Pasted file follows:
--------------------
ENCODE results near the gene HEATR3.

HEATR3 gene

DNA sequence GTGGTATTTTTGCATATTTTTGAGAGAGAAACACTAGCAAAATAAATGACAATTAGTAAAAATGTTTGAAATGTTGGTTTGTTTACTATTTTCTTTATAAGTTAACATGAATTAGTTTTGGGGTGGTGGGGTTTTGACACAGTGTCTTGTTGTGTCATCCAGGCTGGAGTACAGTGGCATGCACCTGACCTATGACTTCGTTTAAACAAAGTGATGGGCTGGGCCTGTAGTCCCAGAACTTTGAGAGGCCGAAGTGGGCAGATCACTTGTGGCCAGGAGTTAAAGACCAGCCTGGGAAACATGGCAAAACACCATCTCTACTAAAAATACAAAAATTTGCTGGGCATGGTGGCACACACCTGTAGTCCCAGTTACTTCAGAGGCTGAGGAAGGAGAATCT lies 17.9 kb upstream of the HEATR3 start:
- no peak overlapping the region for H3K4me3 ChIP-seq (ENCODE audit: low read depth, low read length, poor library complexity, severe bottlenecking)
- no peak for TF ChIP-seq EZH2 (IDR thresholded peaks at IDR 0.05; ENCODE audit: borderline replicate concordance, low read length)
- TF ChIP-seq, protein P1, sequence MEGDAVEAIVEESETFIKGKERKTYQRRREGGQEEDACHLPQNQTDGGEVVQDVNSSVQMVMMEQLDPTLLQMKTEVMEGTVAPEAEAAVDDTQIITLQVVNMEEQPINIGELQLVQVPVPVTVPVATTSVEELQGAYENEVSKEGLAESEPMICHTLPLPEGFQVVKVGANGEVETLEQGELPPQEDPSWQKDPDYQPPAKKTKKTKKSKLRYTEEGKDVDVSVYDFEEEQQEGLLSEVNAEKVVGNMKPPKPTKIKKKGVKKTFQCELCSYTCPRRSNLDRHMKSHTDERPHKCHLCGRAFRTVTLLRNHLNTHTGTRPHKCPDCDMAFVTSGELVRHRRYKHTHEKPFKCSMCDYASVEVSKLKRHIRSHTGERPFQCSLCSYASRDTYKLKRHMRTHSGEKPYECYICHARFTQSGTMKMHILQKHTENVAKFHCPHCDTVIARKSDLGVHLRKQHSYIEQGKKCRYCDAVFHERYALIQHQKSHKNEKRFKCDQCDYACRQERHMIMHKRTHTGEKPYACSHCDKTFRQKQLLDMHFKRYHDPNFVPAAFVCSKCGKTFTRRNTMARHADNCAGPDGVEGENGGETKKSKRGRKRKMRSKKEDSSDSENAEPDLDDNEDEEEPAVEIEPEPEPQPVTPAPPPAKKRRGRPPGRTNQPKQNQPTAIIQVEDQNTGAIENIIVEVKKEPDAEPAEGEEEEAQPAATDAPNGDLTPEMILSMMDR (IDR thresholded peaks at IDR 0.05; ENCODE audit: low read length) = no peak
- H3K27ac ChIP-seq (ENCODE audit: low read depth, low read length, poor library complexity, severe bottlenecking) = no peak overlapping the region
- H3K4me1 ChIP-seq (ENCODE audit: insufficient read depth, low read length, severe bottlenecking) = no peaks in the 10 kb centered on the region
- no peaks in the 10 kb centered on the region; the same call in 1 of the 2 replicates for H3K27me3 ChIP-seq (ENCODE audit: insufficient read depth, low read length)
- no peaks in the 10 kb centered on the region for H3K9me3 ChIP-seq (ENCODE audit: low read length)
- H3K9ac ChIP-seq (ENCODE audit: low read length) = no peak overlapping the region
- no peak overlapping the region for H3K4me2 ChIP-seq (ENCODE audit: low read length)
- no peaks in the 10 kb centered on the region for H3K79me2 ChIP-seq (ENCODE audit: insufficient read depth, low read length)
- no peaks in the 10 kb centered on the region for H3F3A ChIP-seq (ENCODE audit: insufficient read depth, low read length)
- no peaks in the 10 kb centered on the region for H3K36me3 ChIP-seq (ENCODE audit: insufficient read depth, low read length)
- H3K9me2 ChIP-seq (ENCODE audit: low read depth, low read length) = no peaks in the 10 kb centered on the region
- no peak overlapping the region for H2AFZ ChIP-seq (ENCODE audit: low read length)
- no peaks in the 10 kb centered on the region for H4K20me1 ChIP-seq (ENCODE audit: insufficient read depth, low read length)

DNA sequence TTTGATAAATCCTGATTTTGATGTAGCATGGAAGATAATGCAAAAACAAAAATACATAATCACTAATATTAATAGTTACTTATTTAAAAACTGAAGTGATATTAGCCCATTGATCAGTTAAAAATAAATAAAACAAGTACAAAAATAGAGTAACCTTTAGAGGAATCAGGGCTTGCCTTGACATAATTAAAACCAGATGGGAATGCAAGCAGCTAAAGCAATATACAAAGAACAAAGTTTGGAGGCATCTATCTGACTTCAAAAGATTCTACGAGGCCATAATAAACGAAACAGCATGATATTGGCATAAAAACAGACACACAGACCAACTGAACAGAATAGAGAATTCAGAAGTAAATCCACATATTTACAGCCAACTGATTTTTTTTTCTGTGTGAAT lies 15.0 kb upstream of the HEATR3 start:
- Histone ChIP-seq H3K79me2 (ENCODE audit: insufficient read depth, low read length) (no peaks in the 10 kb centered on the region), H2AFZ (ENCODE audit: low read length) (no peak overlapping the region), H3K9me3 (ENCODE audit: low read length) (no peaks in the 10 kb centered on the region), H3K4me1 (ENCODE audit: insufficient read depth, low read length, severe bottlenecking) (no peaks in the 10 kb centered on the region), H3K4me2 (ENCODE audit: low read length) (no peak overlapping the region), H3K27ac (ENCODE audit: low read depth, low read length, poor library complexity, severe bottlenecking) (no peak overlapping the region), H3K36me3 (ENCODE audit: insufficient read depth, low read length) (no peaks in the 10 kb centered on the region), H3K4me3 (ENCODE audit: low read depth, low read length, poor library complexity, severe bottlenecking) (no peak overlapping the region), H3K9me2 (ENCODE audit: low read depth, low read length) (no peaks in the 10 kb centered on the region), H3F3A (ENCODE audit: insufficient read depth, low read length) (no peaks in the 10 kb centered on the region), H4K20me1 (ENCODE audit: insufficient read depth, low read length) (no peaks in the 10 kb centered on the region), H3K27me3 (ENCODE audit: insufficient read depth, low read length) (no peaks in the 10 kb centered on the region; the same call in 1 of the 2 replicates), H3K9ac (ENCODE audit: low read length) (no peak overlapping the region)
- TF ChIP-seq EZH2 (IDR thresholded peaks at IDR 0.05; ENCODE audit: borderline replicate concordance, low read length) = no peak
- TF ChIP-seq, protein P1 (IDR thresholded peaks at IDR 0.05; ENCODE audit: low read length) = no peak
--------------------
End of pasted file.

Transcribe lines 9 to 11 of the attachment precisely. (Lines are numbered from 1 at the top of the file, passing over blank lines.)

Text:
- no peaks in the 10 kb centered on the region; the same call in 1 of the 2 replicates for H3K27me3 ChIP-seq (ENCODE audit: insufficient read depth, low read length)
- no peaks in the 10 kb centered on the region for H3K9me3 ChIP-seq (ENCODE audit: low read length)
- H3K9ac ChIP-seq (ENCODE audit: low read length) = no peak overlapping the region